Although some Muslims consider dawah (Islamic missionary work) to be an important part of their tradition, Muslims must also respect the rule in Chapter 2, Verse 256 of the Quran: “There is no compulsion in religion.”
Thus, although there may be a time and place for proselytizing (as in other traditions like Christianity), interfaith dialogue should not be done with conversion in Mind.
Interfaith dialogue can be an excellent way to heal divisions in society.
Social science research indicates that having a positive, meaningful relationship with someone of a different background and learning about their identity correlates to viewing that person’s entire group more favorably.
The same logic applies with interfaith conversations.
If we as Americans pursue interfaith dialogue while attempting to address the challenges described above, we can break down stereotypes and find more areas of common ground.
In the process, we can reinforce our national motto of E pluribus unum, the idea that our similarities as Americans are greater than our differences.
Assignment – III
Q 1. Civil Society for Peace Building
ANS: Civil society is widely understood to play an important role in reducing violence, and in facilitating the conditions necessary for building a sustainable peace.
Despite the ever-growing emphasis on the role of civil society in peacebuilding, little systematic research has been done to empirically support this assumption.
Comparative analysis of civil society effectiveness in 13 case studies suggests that: Civil society has an important supportive (not necessarily decisive) role in peacebuilding.
The central impetus for peacebuilding comes mainly from political actors, and above all, from the conflict parties themselves. BPSE 146 Free Solved Assignment
Civil society can make a difference when roles are performed in an effective way, at the optimal time.
A functional approach is valuable in analysing civil society’s role in peacebuilding: This identifies what is needed, prior to an analysis of who has the potential to fulfill those functions.
Both the relevance of civil society functions and civil society’s peacebuilding potential vary according to the phases of conflict.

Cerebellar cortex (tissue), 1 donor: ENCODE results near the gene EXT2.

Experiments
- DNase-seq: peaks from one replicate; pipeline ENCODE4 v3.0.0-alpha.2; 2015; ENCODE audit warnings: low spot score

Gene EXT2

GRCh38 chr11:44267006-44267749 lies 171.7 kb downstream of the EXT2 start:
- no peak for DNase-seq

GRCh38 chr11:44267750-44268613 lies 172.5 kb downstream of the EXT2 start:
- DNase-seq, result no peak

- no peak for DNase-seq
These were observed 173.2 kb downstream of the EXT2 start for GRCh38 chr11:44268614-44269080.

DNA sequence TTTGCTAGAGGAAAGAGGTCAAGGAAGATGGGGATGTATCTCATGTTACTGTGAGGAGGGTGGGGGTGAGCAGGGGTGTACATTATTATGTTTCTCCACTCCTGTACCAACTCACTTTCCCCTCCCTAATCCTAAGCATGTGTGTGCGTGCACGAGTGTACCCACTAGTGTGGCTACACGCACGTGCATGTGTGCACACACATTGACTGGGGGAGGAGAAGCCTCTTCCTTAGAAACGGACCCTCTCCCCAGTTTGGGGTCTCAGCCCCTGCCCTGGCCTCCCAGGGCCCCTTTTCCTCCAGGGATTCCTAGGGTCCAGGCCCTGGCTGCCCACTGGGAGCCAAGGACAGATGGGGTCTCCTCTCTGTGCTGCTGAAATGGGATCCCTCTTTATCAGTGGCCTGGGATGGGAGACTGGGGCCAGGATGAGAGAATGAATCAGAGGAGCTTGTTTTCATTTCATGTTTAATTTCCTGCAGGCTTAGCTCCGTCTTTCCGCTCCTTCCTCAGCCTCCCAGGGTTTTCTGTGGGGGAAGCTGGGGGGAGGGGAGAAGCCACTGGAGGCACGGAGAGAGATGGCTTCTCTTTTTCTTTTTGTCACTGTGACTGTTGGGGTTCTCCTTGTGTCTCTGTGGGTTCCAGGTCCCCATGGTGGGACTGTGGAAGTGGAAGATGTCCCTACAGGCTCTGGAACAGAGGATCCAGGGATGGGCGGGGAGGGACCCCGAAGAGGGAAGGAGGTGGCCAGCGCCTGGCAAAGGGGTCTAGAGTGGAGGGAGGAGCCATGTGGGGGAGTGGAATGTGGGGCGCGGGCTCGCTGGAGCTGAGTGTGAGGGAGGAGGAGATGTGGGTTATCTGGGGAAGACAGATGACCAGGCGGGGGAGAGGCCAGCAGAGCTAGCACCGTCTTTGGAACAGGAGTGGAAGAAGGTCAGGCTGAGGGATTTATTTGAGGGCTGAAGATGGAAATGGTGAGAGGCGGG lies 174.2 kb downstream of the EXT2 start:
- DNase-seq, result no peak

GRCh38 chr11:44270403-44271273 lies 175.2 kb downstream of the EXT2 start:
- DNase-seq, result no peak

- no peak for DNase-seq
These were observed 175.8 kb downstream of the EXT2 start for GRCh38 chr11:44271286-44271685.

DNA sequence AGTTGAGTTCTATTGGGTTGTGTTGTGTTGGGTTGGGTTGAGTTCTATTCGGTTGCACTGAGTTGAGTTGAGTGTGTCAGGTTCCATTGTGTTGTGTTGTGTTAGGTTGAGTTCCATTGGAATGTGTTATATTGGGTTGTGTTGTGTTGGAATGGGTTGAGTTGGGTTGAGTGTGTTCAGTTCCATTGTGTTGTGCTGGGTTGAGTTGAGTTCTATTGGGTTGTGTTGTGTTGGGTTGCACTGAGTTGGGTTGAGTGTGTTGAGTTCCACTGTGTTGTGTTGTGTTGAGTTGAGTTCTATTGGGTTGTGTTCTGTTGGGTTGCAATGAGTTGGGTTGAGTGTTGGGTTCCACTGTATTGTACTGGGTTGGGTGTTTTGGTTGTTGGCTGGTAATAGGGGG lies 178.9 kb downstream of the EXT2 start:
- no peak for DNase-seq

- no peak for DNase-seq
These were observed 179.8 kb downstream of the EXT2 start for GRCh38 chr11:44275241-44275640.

There is an imbalance between implemented civil society activities and their relevance for peacebuilding: Even when a function is highly relevant in a particular phase of conflict, it is not necessarily performed by civil society actors.
Functions which are not highly relevant during violent phases of conflict are implemented widely, especially during a window of opportunity for reaching a peace agreement.
The effectiveness of civil society varies substantially from function to function: When performed, protection, monitoring, advocacy and facilitation were often effective.
Efforts aimed at socialisation and social cohesion were less effective.
Addressing the different conflict lines within societies is a matter of violence prevention: Civil society tends to pay the most attention to the main conflict lines within a given society,
but disregarding other cleavages and tensions in societies may lead to future outbreaks of violence. BPSE 146 Free Solved Assignment
Context matters: It strongly influences the space for civil society to act and thus strengthens or limits its overall effectiveness.
The main contextual factors to be considered are: the behavior of the state; the level of violence; the role of the media; the behaviour and composition of civil society itself (including diaspora organisations); and the influence of external political actors and donors.
Q 2. Gene Sharp (1928-2018)